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Carbon-centric computing - IT solutions for climate change

Journal Article


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Abstract


  • IT has a role to play in the current debate on climate change. The current discourse on IT and climate

    change views IT in a negative light, as a polluter. What remains unrecognised is the critical role of IT as

    a source of solutions to the climate change problem. We live in a massive, inter-connected Planet Earth

    Supply Chain. IT provides a range of tools to model, manage and optimise this supply chain.

    The University of Wollongong Carbon-Centric Computing Initiative (CCCI) seeks to seed a program of research that addresses the climate change problem with a range of computing technologies including (but not limited to): optimisation technologies, supply chain management technologies, business process management/ process improvement technologies, grid computing (e.g., utility grid) and virtualisation technologies, ICT-enabled conferencing and collaboration technologies as well as ICT for knowledge sharing and networkcentric advocacy.

    The contours of this new and exciting space for research and industry development are described in this

    report. The report provides insights into a set of representative points within this new space. It describes

    how existing web infrastructure could be leveraged to devise the optimising web - a massive, globally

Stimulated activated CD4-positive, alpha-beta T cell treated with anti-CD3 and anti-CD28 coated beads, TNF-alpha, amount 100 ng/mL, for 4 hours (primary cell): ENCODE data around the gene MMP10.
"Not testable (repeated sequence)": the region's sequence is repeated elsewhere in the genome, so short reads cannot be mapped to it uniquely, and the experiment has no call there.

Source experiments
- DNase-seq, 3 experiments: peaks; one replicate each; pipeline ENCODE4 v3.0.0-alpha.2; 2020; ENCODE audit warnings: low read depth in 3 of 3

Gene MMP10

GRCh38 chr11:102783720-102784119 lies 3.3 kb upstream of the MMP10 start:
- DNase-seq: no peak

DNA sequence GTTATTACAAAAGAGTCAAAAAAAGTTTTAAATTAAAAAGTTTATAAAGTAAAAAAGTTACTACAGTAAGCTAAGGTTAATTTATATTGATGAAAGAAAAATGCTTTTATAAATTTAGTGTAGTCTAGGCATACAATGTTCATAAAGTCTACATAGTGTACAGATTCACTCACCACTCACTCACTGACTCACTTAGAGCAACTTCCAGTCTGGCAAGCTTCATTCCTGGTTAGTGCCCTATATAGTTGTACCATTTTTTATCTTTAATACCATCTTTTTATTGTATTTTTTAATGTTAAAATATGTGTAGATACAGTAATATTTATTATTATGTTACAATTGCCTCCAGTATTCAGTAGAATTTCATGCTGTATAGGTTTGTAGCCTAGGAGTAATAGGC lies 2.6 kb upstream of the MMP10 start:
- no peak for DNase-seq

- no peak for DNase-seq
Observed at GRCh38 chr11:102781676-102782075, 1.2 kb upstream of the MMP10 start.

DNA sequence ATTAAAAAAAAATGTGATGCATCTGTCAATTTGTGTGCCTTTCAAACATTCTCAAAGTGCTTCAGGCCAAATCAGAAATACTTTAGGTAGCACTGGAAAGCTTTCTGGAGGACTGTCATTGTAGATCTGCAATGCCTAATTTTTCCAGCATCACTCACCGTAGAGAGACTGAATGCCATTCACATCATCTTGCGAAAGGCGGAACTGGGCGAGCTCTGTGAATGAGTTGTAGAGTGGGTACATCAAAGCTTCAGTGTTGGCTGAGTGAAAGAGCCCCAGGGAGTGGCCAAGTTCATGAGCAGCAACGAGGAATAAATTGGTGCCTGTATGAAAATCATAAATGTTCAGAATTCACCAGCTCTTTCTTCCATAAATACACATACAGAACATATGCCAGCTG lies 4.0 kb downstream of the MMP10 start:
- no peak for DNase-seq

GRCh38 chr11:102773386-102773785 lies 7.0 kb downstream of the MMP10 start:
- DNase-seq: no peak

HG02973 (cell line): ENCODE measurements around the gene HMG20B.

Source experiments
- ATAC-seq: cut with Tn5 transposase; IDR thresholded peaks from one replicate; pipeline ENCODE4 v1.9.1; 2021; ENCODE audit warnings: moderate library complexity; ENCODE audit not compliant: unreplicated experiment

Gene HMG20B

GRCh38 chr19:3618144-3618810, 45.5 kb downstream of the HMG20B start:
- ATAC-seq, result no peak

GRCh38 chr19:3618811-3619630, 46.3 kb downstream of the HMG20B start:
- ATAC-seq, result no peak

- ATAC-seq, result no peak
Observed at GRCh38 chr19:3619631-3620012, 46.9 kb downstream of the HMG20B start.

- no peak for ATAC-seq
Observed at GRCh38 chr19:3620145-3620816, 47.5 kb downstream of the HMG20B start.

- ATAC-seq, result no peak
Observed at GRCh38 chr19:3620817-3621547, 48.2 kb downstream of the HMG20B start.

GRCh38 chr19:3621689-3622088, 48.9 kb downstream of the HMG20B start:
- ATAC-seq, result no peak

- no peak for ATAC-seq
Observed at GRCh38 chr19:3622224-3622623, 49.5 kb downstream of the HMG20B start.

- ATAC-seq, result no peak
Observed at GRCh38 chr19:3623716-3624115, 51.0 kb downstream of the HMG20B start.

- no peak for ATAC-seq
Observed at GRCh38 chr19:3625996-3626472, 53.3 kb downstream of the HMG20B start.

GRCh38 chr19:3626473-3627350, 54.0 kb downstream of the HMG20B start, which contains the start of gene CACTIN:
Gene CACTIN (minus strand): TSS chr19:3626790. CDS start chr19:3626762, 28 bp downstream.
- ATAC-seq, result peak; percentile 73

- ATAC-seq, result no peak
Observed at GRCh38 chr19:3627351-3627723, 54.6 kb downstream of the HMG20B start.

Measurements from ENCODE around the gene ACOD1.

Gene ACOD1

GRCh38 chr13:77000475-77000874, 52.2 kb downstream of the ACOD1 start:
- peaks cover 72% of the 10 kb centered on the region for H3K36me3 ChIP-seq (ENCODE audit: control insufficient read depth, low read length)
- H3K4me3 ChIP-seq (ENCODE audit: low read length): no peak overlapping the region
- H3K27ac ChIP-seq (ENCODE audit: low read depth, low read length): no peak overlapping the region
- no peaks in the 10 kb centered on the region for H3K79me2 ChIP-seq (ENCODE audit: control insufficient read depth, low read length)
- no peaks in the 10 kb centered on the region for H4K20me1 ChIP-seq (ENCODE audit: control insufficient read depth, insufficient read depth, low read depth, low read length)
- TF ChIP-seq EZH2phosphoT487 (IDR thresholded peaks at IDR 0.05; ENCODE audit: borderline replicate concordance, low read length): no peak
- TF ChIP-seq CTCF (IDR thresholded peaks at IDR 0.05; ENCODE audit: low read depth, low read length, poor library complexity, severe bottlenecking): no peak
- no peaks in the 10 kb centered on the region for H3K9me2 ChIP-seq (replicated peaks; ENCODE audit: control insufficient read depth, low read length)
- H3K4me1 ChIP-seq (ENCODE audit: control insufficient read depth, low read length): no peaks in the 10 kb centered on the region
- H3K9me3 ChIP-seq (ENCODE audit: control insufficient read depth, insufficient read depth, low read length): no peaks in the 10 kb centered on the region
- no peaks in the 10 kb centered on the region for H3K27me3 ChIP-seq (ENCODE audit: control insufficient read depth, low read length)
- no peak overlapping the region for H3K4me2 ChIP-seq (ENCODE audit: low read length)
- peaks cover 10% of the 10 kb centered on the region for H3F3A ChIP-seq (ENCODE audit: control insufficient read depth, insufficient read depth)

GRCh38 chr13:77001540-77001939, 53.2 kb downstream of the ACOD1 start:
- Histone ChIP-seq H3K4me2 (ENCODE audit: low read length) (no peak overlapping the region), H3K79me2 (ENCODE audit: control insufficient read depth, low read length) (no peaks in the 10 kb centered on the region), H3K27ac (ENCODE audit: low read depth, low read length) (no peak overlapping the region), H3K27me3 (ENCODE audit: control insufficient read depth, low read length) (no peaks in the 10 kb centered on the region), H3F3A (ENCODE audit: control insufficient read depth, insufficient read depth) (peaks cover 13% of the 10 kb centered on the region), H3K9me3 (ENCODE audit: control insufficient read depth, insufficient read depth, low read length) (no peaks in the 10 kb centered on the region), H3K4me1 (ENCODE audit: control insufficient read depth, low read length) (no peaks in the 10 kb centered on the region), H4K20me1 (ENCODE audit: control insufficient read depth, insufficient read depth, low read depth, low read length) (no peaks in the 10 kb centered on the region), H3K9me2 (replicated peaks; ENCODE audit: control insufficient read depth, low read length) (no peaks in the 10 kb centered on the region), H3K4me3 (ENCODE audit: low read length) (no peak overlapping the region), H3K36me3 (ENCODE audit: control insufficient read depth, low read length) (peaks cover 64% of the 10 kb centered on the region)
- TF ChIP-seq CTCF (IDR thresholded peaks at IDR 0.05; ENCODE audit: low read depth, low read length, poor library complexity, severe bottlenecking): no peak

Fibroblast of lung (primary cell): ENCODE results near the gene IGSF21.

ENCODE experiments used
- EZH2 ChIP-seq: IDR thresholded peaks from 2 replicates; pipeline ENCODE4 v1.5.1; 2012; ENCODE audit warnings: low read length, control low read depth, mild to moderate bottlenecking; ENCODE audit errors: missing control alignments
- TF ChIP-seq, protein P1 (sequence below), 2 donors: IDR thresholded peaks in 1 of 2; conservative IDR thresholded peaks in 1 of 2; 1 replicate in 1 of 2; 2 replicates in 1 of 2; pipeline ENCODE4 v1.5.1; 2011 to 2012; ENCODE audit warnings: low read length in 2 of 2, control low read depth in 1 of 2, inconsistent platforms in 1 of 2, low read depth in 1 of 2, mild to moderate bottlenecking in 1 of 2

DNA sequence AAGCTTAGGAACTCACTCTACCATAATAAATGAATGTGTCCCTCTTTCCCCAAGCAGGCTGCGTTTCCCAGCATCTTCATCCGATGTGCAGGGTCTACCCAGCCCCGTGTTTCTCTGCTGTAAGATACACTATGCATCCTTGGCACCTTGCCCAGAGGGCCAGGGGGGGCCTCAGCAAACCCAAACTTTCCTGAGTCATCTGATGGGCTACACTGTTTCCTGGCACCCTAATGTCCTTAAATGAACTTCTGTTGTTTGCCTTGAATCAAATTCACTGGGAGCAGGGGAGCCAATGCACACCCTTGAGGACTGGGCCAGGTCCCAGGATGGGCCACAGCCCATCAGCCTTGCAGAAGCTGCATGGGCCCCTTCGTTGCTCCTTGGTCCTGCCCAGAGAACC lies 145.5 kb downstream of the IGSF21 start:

inter-connected network of optimisers helping support decisions that would reduce the global carbon

    footprint. It describes how computer simulation models can provide the basis for sustainable manufacturing

    and environmental management in the enterprise. It describes how IT based techniques can help support

    supply chain optimisation audits to determine if and how value might be best derived from the judicious

    use of optimisation technology. It describes the critical role ICT-enabled collaboration technologies can

    play in reducing the carbon footprint. It also addresses the key role ICT-based knowledge sharing and

    network-centric advocacy can play in obtaining broader social engagement in this debate. The report addresses

    the policy dimension to these issues and the need for an industry-academia consortium to drive

    such an agenda forward.

    The DSL: The Decision Systems Lab has engaged in cutting-edge research in the areas of industrial optimisation,